Biomaterials, Biodegradables and Biomimetics Research Group

Comunication - Oral

Collagen/Gelatin extraction from Marine Sponges - a green technology approach


Marine sponges can be regarded as a promising alternative source for collagen/gelatin, with interesting prospective for biomedical applications. Although, and despite of its unique physico-chemical properties, sponge-origin collagen/gelatin is not available in large quantities, mainly due to the lack of efficient extraction methodologies. The traditional procedures are very laborious, time consuming and present several drawbacks that are hampering the process scale up, such as the requirement of several operational steps, energy and high volumes of water and other reagents. In this sense, there is a necessity for an alternative methodology comprising fewer steps and, ideally, more environmentally sustainable. We have proposed a new technology for the extraction of marine sponge collagen/gelatin based on water pressurized with carbon dioxide. This new methodology is comprised by one single extraction step, under mild operating conditions, reducing solvent and water consumption. The objective of this work is to optimize the operating conditions to obtain the highest yields and collagen quantity and quality. Pressure and time were the parameters studied through a two-level factorial design performed by statistical analysis using the software Design-Expert (Stat - Ease®). The extraction process was initiated by loading grinded marine sponges (small pieces with less than 0.5mm) and distilled water to the high pressure vessel. The reactor was heated to 37ºC and pressurized with CO2. The effects of pressures ranging 10-50 bars and extraction time between 3-24 hours were studied. The collagen content of each extract was determined using a dye-binding method (Sircol Assay) and values of collagen near 36% were obtained for the sponge Chondrosia reniformis. Additionally, circular dichroism (CD) analysis shows that for all extracts the presence of the characteristic negative peak of collagen/gelatin between 197-203 nm and the FTIR spectra are similar to the controls, suggesting that the original chemical structure from collagen/gelatin is maintained. Thus, in this new methodology, the acidification of the aqueous solution promoted by CO2 will induce collagen/gelatin solubilisation in the aqueous media and the final extracts can be easily recovered after freeze-drying. The physico-chemical characterization has shown that the proposed methodology allows high extraction yields (≈14%, quantified as the ratio of dry extract per weight of sample extracted), without affecting the fundamental material properties. In overall, the results obtained have demonstrated the effectiveness and potential of this new green technology to obtain sponge-origin collagen/gelatin with great applicability in the biomedical field.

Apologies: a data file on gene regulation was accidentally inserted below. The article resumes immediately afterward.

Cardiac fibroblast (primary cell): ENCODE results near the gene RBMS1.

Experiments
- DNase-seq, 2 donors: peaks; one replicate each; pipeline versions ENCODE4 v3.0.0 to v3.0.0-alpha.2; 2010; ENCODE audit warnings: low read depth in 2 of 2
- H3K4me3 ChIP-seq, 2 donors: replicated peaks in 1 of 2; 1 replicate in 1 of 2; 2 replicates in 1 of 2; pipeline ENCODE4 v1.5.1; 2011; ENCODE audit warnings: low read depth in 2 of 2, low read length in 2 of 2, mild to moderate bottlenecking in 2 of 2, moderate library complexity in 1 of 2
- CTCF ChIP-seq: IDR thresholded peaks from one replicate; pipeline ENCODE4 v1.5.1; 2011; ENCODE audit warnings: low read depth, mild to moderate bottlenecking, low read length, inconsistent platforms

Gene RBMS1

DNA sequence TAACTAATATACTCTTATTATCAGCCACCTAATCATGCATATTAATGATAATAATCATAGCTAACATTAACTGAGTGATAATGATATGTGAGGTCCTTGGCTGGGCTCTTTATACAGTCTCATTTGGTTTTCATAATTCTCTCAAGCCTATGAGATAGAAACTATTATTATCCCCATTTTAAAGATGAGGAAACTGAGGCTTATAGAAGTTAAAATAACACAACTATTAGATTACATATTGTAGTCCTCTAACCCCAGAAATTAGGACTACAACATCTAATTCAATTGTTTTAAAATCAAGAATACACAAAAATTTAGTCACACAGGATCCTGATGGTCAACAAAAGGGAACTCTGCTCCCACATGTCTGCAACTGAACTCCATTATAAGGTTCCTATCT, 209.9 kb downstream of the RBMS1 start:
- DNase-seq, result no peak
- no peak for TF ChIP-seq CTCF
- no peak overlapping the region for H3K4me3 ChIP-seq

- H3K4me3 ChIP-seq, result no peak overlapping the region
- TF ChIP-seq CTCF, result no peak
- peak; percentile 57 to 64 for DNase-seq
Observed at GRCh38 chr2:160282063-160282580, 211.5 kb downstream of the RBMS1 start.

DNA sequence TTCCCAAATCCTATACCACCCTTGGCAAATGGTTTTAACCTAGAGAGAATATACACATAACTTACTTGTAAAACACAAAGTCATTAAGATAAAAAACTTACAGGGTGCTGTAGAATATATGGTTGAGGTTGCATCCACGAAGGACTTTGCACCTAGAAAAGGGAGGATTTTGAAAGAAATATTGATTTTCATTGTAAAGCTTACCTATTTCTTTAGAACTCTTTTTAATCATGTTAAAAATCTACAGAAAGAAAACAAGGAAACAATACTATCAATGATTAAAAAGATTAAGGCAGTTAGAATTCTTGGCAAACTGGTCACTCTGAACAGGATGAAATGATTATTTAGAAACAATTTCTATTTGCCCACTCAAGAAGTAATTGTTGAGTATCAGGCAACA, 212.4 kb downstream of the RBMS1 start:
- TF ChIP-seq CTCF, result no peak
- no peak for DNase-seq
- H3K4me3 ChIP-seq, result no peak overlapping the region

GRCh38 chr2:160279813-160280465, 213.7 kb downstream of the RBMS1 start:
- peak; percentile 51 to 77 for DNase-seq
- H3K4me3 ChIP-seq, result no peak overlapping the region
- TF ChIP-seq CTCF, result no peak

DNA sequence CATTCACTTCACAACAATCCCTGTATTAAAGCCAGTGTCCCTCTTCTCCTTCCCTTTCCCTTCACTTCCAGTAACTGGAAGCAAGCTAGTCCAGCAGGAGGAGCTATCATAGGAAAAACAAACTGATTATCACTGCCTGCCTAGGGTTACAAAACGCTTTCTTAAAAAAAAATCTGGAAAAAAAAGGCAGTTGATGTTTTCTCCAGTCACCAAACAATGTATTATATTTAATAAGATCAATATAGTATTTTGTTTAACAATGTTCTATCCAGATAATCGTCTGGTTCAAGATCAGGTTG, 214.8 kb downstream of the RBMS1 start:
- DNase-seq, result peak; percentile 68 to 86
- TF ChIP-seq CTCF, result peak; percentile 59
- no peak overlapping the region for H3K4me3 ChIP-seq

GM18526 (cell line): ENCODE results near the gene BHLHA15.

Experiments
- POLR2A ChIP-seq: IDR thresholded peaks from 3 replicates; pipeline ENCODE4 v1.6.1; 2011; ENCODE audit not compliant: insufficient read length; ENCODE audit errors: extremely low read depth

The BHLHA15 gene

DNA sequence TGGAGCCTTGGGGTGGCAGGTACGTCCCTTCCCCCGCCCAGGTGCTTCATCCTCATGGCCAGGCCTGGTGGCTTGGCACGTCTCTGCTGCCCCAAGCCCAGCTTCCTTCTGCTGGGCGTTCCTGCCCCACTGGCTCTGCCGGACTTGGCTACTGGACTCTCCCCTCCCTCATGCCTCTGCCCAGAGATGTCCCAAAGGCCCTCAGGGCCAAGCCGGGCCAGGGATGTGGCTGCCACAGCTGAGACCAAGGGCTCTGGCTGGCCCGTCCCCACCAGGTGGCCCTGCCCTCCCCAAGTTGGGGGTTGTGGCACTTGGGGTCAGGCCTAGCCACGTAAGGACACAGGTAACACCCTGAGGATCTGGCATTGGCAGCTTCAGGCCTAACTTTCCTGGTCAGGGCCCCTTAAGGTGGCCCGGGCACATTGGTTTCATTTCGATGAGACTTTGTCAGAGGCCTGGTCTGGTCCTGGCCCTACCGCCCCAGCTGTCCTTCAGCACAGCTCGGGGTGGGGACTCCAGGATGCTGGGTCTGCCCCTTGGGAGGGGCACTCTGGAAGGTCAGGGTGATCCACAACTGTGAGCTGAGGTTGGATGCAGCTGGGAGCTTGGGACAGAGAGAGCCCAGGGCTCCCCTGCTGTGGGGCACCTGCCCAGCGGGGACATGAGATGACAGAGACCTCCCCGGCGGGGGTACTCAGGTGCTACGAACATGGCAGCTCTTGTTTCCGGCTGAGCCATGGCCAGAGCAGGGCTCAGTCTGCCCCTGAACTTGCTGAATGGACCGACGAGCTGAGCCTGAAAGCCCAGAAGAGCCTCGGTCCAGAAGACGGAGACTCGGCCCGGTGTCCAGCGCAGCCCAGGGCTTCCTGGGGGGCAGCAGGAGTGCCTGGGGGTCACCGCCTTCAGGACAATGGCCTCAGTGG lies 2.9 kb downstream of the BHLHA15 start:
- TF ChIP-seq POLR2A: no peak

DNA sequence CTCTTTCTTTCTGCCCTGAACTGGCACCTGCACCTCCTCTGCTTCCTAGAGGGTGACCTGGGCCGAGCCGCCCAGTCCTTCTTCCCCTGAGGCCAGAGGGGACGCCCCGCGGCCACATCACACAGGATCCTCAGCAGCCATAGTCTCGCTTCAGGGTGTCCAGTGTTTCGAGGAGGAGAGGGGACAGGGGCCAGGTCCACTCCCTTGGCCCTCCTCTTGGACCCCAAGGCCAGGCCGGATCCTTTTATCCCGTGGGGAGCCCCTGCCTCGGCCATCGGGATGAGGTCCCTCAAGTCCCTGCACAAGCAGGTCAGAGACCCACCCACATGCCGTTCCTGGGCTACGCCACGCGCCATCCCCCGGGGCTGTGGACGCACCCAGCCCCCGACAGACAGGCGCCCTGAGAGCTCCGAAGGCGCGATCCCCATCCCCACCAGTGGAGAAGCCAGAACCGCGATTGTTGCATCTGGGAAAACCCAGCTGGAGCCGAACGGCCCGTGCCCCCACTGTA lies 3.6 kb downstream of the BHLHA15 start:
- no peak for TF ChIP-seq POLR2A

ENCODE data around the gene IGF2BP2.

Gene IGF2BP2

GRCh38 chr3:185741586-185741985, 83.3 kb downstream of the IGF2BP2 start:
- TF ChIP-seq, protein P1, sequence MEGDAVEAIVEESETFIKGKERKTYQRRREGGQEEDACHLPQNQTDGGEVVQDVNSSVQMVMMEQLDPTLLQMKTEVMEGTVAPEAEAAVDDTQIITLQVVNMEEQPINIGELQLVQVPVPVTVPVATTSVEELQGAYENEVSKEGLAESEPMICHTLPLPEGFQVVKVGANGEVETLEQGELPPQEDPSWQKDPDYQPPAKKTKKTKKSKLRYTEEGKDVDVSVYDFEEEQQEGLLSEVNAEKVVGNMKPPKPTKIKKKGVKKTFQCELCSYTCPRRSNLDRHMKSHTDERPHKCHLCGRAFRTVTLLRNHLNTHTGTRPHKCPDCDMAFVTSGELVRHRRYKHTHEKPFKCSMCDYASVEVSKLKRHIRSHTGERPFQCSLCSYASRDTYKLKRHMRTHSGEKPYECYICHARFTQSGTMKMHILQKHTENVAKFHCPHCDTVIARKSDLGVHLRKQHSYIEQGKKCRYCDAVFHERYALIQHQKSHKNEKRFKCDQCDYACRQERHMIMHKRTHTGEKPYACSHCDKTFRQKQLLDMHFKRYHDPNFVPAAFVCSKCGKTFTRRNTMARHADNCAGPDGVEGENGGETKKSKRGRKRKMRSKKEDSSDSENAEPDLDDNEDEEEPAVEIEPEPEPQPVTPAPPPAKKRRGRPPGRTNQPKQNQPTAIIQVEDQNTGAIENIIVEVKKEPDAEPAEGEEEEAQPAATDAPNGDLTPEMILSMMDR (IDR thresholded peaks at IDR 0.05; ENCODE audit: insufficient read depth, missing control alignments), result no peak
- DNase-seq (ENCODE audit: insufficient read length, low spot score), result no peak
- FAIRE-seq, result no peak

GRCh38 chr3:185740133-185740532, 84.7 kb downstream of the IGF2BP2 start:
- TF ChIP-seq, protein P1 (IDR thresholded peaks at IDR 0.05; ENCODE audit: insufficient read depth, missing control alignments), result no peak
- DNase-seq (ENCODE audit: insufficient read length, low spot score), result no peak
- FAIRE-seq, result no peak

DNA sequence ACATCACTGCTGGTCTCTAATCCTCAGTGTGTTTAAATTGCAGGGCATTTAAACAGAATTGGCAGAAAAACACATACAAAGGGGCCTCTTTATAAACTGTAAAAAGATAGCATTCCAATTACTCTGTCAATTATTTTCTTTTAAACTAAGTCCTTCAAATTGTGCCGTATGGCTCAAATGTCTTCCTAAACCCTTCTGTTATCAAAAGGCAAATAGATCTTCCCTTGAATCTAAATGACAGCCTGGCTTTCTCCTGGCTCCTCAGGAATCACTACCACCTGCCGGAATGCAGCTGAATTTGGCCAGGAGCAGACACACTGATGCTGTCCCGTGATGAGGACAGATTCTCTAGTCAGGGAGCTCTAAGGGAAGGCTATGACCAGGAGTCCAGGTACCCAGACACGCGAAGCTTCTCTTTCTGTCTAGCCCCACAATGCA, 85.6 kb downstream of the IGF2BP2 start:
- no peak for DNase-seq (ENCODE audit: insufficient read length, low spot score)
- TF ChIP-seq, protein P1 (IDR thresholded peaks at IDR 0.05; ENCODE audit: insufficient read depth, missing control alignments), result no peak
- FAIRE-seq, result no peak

BIOMEDICAL APPLICATIONS, Collagen, Green Technology, Marine sponges
Open Access
Peer Reviewed
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Date Published
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